to me. V2 looks like it might be one two.

V3 looks like it might be maybe two, maybe two and a half, minus one.

OK. Those are my three vectors, and I put them in the columns of A.

Now that matrix A is two by three.

It fits this pattern, that where we know we've got extra variables, we know we have some free variables, we know that there's some combination -- and let me instead of x-s, let me call them c1, c2, and c3 -- that gives the zero vector.

Sorry that my little bit of art got in the way.

Do you see the point?

When I have a matrix, I'm interested in whether its columns are dependent or independent.

The columns are dependent if there is something in the null space.

The columns are dependent because this, this thing in the null space says that c1 of that plus c2 of that plus c3 of this is zero.

So in other words, I can go out some V1, out some more V2, back on V3, and end up zero.

OK.

So let -- here I've give the general, abstract definition, but let me repeat that definition -- this is like repeat -- let me call them Vs now.

V1 up to Vn are the columns of a matrix A.

In other words, this is telling me that if I'm in m dimensional space, like two dimensional space in the example, I can answer the dependence-independence question directly by putting those vectors in the columns of a matrix.

They are independent if the null space of A, of A, is what?

If I have a bunch of columns in a matrix, I'm looking at their combinations, but that's just A times the vector of c-s.

And these columns will be independent if the null space of A is the zero vector.

They are dependent if there's something else in there.

If there's something else in the null space, if A times c gives the zero vector for some non-zero vector c in the null space.

Then they're dependent, because that's telling me a combination of the columns gives the zero column.

I think you're with be, because we've seen, like, lecture after lecture, we're looking at the combinations of the columns and asking, do we get zero or don't we?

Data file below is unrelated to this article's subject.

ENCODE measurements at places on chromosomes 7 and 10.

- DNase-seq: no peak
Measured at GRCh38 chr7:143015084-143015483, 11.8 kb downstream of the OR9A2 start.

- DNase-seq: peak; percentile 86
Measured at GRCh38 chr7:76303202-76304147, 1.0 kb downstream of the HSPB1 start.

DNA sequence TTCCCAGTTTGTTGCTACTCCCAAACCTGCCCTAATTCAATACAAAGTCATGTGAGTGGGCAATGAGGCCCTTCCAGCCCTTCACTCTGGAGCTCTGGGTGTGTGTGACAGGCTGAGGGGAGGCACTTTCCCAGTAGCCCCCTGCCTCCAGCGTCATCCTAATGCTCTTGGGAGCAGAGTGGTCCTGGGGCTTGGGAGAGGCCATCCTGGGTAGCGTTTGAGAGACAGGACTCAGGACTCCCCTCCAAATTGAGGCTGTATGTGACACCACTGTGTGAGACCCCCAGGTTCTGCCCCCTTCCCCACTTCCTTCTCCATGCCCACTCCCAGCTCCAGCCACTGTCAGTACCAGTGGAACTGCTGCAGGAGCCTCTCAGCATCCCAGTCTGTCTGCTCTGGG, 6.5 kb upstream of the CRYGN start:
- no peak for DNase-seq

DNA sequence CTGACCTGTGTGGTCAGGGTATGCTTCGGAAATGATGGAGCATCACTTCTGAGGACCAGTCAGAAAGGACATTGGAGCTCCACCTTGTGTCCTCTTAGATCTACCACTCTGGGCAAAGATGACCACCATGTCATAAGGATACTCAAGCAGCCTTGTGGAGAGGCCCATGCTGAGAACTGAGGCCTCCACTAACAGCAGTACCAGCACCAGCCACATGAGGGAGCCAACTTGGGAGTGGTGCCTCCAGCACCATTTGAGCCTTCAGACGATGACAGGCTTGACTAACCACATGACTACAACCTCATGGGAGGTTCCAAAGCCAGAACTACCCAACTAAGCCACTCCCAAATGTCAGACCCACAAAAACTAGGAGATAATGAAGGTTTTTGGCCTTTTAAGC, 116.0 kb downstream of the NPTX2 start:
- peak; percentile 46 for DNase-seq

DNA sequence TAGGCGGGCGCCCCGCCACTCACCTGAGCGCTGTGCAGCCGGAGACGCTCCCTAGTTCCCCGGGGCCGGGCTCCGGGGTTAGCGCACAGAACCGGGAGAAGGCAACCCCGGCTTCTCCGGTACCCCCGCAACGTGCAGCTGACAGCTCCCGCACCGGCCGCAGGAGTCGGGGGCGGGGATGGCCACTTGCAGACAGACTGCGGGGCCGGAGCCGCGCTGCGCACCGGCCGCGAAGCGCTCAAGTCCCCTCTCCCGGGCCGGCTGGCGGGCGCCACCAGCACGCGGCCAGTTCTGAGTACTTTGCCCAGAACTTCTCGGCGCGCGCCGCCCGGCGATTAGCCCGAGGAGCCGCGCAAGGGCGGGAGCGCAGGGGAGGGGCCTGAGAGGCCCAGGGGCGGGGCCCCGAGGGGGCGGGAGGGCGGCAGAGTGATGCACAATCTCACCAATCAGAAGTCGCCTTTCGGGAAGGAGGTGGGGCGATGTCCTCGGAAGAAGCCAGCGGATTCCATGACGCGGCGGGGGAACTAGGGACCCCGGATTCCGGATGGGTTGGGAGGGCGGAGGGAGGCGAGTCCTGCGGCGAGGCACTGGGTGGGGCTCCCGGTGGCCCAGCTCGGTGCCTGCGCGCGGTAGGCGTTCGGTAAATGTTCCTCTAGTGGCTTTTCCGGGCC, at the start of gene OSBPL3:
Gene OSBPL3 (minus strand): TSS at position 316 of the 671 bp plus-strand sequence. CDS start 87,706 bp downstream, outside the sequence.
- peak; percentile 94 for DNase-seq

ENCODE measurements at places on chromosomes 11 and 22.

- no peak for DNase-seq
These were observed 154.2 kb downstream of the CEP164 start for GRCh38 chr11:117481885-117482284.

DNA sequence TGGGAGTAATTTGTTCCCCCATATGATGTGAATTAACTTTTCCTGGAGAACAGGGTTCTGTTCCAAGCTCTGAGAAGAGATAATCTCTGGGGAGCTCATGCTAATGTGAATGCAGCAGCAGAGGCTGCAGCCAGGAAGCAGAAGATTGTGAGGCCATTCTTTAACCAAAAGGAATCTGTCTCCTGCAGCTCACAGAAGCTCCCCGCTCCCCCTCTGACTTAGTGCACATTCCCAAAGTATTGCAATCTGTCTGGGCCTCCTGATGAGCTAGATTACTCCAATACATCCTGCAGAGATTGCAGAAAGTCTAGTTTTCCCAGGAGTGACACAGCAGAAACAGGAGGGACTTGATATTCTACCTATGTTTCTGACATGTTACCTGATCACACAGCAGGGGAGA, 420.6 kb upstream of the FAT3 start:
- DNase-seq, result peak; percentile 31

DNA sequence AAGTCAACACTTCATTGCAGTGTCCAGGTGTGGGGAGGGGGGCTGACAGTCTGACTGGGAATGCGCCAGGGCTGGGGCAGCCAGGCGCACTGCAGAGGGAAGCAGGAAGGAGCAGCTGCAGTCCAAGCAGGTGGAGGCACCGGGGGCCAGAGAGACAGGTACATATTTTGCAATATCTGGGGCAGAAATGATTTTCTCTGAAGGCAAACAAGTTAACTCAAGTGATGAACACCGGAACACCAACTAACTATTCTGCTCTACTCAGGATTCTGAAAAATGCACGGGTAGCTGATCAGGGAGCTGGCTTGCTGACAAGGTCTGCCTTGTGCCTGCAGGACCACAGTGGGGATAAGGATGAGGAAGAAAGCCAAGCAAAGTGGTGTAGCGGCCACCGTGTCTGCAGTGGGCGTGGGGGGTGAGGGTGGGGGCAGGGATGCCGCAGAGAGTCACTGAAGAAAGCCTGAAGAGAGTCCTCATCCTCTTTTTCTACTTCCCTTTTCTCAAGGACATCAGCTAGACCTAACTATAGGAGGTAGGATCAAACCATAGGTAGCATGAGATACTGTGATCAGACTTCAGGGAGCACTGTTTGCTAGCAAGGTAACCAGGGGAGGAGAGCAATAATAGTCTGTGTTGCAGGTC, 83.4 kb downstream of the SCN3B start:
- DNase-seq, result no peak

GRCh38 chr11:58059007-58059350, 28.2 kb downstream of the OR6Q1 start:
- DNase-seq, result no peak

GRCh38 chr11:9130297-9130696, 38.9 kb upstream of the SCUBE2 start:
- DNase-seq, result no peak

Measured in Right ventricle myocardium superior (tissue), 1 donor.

And now we're giving the official name, dependent if we do, independent if we don't.

So I could express this in other words now.

I could say the rank -- what's the rank in this independent case?

The rank r of the, of the matrix, in the case of independent columns, is?

So the columns are independent.

So how many pivot columns have I got.

All n. All the columns would be pivot columns, because free columns are telling me that they're a combination of earlier columns.

So this would be the case where the rank is n.

This would be the case where the rank is smaller than n.

So in this case the rank is n and the null space of A is only the zero vector.

And no free variables.

No free variables.

And this is the case yes free variables.

If you'll allow me to stretch the English language that far.

That's the case where we have, a combination that gives the zero column.

I'm often interested in the case when my vectors are popped into a matrix.

So the, the definition over there of independence didn't talk about any matrix.

The vectors didn't have to be vectors in N dimensional space.

And I want to give you some examples of vectors that aren't what you think of immediately as vectors.

But most of the time, this is -- the vectors we think of are columns.

And we can put them in a matrix.

And then independence or dependence comes back to the null space.

OK. So that's the idea of independence.

Can I just, yeah, let me go on to spanning a

What does it mean for a bunch of vectors to span a space? space.

Well, actually, we've seen it already.

You remember, if we had a columns in a matrix, we took all their combinations and that gave us the column space.

Those vectors that we started with span that column space.

So spanning a space means -- so let me move that important stuff right up.